Blue Boy and Beany

Two moms, twins and autism.

Huge Leap in Expressive Language!

I have done a horrible job documenting the lives of Blue Boy and Beany and many small moments have been lost.  Fortunately, much has been captured in pictures if not words.  But there are also things I don’t think I will ever forget even with no pictures, no Facebook posts or bragging emails to relatives.  I remember Blue Boy standing in the big, overstuffed chair looking out the front window – he was naked from the waist up because he was going through a phase where he refused to wear shirts.  He was saying something that I have forgotten because as I watched him excitedly “talking” about something he saw outside I suddenly had an epiphany – those are not his words…..they are almost never his words.  All that great phrase speech that I thought he had vanished in an instant.

Kids learn to talk by copying what they hear.  “Look, there’s a garbage truck” might come back to you as “look, garbage truck” or “mama, garbage truck” or even “truck…garbage”.  The typical child learning phrase speech will key in on the important words, remember them, and then use those words the next time they see a garbage truck.  Blue Boy was remembering the entire phrase as a chunk or blob of information and whenever he saw a garbage truck he would say “Look, there’s a garbage truck” exactly as he had heard it the first time he made the association.  This is echolalia, delayed echolalia to be more precise.

I began to scrutinize everything he and Beany said and compare their use of language.  Beany sometimes repeated entire phrases exactly as she’d heard them, but usually she put words together to make new phrases of her own to express an idea or thought.  Blue Boy understood and used lots of nouns, but very few of his word combinations were original.  The amazing thing is that he largely used his “canned phrases” in entirely appropriate ways so it appeared as though he had rather advanced language abilities.  He also used immediate echolalia which is when a phrase, or the last part of a phrase, is repeated as soon as it is heard. His desire and ability to communicate with us even though he was struggling and actually quite delayed in his expressive language abilities was and is impressive.

My initial instinct was to “fix” his expressive language and get rid of the echolalia.  I started researching echolalia online and talking to his speech therapist and the other professionals in his life.  I’m glad I tend to research first and act second because my instincts were all wrong.  Echolalia can not be “fixed” and getting rid of it would deprive Blue Boy of his means to communicate; not that I think we could actually have gotten him to stop talking!  Instead, the challenge was to help Blue Boy learn how to use language more flexibly.

Basically, we used one-up-man-ship.  This was hard for us because we were used to just talking to Blue Boy and Beany…we had been talking to them conversationally since the day they were born.  We had been told how important this was and we were actually really good at it.  Now we had to take a new approach with Blue Boy – listen to him, pick out the original speech and then one up him.  If he was using single, original words then we would add a second word.  If he put two original words together then we would add a third.  For example, playing with trains would sound like this:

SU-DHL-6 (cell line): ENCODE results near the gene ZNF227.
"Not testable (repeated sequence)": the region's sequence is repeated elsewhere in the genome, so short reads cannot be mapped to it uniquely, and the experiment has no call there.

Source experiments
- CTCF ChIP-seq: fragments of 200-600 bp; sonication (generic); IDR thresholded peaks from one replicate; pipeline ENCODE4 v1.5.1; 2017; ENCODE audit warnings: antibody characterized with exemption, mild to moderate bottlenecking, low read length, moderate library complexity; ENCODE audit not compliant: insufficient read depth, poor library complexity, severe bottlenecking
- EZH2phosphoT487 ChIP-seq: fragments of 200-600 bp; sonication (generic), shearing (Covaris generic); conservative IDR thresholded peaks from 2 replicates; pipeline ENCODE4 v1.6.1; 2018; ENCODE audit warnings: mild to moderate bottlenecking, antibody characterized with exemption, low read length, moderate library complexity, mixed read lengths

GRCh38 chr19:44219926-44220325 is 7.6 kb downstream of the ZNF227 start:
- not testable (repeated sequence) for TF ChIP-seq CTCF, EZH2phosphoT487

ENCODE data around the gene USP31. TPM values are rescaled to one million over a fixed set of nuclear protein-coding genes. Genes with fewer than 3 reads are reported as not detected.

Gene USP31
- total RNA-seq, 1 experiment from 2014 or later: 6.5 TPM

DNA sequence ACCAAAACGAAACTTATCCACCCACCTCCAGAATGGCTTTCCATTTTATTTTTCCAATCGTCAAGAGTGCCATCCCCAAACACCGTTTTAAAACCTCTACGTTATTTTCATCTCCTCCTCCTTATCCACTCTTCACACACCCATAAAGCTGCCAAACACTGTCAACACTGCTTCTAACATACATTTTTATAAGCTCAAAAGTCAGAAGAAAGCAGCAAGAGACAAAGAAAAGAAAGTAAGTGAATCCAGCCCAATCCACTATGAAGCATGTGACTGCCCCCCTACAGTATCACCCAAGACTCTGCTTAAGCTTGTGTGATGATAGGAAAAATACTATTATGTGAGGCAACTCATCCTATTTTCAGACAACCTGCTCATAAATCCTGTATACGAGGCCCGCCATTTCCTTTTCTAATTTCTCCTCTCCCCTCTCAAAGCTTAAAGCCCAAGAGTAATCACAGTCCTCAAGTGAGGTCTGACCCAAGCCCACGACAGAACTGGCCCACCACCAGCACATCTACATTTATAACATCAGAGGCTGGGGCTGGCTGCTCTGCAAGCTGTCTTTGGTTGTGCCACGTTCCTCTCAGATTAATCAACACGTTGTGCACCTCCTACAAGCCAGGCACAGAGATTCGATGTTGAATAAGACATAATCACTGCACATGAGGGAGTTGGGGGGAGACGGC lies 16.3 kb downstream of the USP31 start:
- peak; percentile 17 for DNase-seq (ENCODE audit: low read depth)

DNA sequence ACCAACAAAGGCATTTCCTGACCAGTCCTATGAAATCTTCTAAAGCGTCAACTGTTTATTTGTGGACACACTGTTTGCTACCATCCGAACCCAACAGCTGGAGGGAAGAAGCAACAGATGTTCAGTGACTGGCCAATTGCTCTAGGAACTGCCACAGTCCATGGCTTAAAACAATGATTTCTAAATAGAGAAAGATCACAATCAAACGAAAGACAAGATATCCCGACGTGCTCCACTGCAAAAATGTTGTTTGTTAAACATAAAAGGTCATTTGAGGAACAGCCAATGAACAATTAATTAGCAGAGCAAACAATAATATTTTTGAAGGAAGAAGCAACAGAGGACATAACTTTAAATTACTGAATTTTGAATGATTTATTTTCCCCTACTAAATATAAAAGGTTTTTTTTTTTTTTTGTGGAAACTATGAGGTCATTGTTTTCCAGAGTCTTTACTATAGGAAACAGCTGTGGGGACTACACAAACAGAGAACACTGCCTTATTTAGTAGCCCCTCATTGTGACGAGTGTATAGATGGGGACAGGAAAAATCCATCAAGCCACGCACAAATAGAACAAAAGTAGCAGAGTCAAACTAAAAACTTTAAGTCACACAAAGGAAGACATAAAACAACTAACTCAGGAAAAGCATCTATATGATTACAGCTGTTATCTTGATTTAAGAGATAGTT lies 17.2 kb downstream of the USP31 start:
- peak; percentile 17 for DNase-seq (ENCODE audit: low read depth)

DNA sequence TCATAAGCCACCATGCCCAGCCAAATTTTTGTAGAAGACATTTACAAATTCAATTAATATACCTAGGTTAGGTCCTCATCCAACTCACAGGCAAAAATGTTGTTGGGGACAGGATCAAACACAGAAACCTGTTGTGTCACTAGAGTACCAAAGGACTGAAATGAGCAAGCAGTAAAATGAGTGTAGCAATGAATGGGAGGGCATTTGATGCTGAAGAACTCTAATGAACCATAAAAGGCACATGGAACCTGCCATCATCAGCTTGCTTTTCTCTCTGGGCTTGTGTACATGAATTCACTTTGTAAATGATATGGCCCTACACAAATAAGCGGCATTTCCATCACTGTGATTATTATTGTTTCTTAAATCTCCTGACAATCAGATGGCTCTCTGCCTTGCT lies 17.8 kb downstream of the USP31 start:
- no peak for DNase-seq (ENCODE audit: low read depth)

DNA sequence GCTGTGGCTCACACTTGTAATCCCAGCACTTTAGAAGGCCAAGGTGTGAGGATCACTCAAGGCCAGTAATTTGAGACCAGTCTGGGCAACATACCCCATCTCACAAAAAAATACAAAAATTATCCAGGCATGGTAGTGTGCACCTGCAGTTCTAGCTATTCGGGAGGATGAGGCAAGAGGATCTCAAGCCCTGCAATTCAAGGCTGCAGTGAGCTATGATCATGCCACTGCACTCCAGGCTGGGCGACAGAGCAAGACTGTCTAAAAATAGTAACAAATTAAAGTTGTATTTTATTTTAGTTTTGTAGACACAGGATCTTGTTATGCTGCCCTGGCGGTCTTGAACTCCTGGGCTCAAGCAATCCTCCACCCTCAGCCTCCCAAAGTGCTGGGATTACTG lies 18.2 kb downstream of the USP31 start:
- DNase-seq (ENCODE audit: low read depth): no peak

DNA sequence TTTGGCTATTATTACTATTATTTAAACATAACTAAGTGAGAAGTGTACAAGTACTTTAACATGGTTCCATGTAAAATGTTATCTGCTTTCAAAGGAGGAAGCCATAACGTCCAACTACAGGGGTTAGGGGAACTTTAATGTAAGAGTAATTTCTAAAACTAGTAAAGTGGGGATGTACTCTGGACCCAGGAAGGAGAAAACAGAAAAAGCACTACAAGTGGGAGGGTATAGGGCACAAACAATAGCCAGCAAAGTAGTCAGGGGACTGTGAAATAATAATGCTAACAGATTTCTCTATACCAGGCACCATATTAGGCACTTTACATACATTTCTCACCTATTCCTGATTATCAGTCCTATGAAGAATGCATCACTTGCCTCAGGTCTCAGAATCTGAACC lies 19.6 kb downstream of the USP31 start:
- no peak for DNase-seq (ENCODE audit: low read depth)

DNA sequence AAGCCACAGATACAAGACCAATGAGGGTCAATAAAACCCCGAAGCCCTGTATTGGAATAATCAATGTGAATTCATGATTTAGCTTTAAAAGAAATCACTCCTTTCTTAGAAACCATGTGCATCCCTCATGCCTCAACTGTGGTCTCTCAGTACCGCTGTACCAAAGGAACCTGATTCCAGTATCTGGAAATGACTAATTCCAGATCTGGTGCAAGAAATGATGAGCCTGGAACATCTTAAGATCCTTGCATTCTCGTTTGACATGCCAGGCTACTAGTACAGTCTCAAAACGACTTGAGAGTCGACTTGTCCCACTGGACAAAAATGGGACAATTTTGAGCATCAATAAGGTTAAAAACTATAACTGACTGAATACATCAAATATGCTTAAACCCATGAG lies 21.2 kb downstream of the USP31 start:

Blue Boy: “train”

Me: “Blue train” and show him a blue train.  “Green train” and show him a green train.

Blue Boy: holds up yellow train and says “yellow train”

Me: “Yes. Fast, yellow train” while making the yellow train move fast on the tracks. “Crash yellow train” as it falls off the tracks.

We didn’t always talk like that, but we would find times to sit down with Blue Boy and focus on breaking language down into its parts.  He knew we were trying to “do something” and he was resistant at times.  He has this uncanny ability to read people and knows when you are trying to elicit something specific from him.  It was a real challenge to work with him like this without “tipping him off”.  Blue Boy’s a pretty smart little guy and has been working really hard over the last 6 months and it has really paid off.  He has gone from having moderately delayed expressive language to right on target for his age.  Whether it is the therapy that helped or if he just needed a bit more time to develop more flexible and functional expressive speech we’ll never know.  I’m guessing it’s been a bit of both.

It’s easier for him to communicate with canned phrases so the echolalia continues along with the flexible speech, particularly when he is tired or otherwise stressed.  His flexible speech is a struggle that you can hear…he stammers and gets stuck on words.  You can feel him searching for the word he wants.  He wants so badly to communicate and I imagine this will get easier for him with time and practice.  I really couldn’t be more proud of him.

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